George Clooney is a talented actor and director, and often produces excellent work when he does both of those things. The Midnight Sky, his latest starring and directorial effort, features an incredible ensemble of character actors, stunning effects and production design, and a story clearly influenced by many seminal science fiction stories, but even in the hands of such talent fails to become something special.
Clooney plays Augustine Lofthouse, a scientist living at a remote research station in the arctic. Everyone else who lived there has left, all wishing to be with heir families in the wake of a global catastrophe. Augustine has no-one though and stays behind to live out his final days alone.
Of course, it then turns out that a young girl, Iris (Caoilinn Springall) has been left behind too. Augustine now has to spend his time caring for her, while also trying to make contact with the Aether, a space ship returning from Jupiter where the crew had successfully surveyed a habitable moon that Augustine had discovered some decades before.
The crew of the Aether are frustrated as they can’t raise anyone on the radio, not NASA, or any American agency, or anyone. Augustine realizes that there is a more powerful transmitter at a station some miles to the north and he sets out with Iris to get there.
If you think you can already see where the stories are going, you are probably right. The Midnight Sky wears its influences rather plainly on its sleeve, and as a result, never really rises above them.
The story on the ground is mostly the story of Augustine and Iris heading over the tundra and encountering many of the hardships you’d imagine on a journey of that magnitude, most notably thinning ice. For such a perilous journey though, it never feels like anyone is in any danger, especially after one sequence that sees Augustine plunged into the arctic water –water that you know would endanger his life with hypothermia– which he hops out of like he’d just taken a cold shower, and shrugs off like he spilt a soda on his lap. This sequence destroys pretty much all the tension in the story.
Up in space, there is at least a little more character drama, with the five astronauts trying to figure out a route home after being knocked off course, and unsure anyone is even waiting for them. There is a big spacewalk scene that is clearly influenced by Gravity, with space debris pummelling the ship while the inhabitants are outside, that is technically impressive but also feels devoid of stakes, even if it does end with a terrifying image.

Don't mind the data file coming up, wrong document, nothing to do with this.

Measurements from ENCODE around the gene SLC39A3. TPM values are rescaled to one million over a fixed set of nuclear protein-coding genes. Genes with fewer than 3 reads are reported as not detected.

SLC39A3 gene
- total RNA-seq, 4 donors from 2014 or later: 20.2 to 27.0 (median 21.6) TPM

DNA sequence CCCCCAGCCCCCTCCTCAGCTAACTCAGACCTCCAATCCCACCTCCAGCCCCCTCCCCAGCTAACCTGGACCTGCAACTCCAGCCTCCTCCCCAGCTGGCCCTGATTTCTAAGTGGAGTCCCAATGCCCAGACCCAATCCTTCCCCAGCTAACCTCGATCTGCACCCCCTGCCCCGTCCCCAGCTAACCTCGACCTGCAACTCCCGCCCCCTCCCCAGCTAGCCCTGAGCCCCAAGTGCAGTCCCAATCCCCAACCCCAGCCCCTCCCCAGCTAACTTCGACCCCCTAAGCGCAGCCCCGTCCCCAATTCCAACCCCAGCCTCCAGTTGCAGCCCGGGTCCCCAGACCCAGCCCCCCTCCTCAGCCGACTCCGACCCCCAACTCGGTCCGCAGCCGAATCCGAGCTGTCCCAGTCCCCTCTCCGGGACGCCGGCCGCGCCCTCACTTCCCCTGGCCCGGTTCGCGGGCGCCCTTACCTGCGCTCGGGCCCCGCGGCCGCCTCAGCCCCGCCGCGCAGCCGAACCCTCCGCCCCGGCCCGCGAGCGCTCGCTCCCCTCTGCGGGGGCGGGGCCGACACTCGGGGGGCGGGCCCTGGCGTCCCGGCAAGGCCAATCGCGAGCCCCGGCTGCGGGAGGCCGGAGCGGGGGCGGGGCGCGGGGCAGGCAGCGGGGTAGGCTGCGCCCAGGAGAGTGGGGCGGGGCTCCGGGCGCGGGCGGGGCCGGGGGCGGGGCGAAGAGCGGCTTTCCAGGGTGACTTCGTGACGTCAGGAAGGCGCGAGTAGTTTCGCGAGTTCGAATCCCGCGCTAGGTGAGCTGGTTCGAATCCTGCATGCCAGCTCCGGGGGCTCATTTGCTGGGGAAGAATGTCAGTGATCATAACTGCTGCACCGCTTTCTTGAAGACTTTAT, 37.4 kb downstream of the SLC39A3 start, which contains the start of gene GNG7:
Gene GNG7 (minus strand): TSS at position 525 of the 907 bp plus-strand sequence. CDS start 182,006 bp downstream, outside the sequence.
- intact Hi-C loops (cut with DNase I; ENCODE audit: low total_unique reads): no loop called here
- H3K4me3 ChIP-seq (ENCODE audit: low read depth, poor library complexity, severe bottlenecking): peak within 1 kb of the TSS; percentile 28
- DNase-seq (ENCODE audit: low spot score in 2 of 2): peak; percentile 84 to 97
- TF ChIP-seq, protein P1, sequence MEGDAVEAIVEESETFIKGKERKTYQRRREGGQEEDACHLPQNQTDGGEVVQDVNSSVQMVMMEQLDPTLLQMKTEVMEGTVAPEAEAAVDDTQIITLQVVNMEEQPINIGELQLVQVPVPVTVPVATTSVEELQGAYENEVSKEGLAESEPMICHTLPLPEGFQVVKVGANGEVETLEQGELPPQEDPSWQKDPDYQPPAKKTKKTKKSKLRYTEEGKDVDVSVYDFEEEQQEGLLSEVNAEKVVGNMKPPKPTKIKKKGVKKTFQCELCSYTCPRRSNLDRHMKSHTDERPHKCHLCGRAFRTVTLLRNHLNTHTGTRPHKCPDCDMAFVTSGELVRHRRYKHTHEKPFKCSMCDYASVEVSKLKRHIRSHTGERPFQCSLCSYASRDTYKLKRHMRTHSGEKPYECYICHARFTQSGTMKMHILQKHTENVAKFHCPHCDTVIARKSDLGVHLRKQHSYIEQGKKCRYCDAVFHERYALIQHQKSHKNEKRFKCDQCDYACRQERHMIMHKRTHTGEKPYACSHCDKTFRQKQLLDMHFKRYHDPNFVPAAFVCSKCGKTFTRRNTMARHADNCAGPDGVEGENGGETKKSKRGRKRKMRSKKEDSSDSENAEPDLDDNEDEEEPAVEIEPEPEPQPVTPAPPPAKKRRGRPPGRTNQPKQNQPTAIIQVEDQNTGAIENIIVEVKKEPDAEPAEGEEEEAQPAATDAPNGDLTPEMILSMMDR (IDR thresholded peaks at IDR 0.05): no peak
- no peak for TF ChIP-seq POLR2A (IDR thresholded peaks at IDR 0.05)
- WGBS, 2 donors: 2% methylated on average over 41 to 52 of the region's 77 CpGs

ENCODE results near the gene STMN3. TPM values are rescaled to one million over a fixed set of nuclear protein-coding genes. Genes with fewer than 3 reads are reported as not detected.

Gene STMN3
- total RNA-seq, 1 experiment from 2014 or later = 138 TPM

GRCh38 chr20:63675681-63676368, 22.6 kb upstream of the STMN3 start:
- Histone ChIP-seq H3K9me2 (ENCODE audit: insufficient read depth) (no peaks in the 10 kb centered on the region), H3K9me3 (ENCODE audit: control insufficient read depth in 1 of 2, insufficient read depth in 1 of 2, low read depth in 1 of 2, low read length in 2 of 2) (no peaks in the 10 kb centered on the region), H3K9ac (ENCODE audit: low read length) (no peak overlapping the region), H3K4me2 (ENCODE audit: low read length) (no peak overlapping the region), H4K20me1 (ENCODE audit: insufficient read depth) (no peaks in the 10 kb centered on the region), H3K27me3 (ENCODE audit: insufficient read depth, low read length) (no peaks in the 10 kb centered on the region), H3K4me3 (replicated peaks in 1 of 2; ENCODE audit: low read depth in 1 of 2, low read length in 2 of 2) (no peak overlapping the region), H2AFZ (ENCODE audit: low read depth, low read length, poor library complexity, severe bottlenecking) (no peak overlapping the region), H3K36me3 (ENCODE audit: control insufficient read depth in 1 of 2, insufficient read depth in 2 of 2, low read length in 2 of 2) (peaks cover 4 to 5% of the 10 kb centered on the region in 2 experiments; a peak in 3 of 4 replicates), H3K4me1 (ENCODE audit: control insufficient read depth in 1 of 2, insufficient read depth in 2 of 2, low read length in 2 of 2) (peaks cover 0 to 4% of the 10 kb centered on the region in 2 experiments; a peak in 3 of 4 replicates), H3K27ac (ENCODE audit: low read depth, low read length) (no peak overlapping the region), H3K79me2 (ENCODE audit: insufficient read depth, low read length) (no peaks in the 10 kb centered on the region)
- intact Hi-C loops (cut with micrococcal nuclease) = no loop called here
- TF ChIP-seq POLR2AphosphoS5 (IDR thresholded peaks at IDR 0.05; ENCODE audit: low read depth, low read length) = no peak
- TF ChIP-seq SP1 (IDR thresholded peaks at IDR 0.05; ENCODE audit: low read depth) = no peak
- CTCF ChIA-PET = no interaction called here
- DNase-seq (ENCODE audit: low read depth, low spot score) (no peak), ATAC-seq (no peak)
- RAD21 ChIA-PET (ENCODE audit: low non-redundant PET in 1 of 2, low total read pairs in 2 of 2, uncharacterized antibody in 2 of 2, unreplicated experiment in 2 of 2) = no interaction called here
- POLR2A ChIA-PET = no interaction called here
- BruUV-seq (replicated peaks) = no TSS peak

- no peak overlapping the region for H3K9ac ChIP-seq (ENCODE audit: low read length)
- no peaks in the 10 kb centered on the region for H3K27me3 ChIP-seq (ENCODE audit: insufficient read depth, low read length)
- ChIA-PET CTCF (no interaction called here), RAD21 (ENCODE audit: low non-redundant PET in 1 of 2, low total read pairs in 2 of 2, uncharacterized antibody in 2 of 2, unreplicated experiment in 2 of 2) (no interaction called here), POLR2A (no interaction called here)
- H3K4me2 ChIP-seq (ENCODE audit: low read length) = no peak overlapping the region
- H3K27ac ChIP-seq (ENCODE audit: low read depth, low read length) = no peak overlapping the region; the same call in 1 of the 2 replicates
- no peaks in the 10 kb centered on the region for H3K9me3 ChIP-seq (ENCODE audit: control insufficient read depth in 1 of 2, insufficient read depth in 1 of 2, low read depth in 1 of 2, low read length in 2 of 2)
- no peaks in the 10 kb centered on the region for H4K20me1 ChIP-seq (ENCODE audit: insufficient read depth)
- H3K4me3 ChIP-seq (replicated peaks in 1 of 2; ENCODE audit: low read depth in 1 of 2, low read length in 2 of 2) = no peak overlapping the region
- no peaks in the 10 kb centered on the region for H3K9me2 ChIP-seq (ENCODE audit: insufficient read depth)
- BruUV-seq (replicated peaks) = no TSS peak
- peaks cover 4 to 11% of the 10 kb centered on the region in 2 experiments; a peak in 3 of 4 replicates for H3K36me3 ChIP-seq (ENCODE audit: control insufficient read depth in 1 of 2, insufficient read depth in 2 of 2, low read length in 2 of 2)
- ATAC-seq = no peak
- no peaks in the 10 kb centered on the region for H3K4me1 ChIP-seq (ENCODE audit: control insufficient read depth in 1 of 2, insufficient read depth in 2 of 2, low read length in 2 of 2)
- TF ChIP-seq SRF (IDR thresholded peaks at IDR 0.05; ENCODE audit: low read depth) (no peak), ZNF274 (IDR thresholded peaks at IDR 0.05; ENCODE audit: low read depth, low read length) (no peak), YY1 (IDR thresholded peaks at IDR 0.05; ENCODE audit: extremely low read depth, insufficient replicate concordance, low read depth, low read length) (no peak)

The biggest misstep of the film is the series of flashbacks that are peppered throughout the story, highlighting Augustine’s younger years, having just discovered the habitable moon. There are several strange choices made, not the least of which is where the flashbacks pop up: each one disrupts the flow of the narrative. Ethan Peck stars as the younger version of Augustine, and in an immersion-breaking choice, Clooney dubs all of Peck’s lines. Whether you know Peck’s voice or not, it never feels right to hear Clooney’s voice coming out of his mouth.
The flashbacks do eventually pay off in a third act reveal, but you will have guessed what is coming well before it happens. When it happens, it feels hackneyed despite the film brimming with self-importance and telling you exactly how you should be feeling through Alexandre Desplat’s completely overwrought score.
That’s not to say there aren’t bright spots: the design of the Aether is stunning, with organic shapes and soft spaces everywhere, and a soft exterior wall stretched over what appears to based on a ribcage of sorts. The design of the research stations and computer interfaces are top-notch and logical extensions of what we see today as well. Clooney has lovely chemistry with newcomer Springall, which makes many of their scenes delightful. The nature of the global catastrophe is never explained also, and only the slightest of implication is required to let you know that whatever happened was definitely our fault: something that feels very true in 2020.
It’s hard not to admire the film’s ambition. Everyone involved seems to have set out make the next big philosophical science fiction film, and they brought along enough money to make that happen, too. There are few moments where you can’t see them calling back to one of its predecessors though, whether it’s Children of Men or The Martian or Interstellar or whichever, and the film fails to become something special of it own as a result.
The Midnight Sky premieres Wednesday, December 23rd on Netflix.
Like this? Please consider supporting us via Patreon or Ko-Fi!
You must be logged in to post a comment.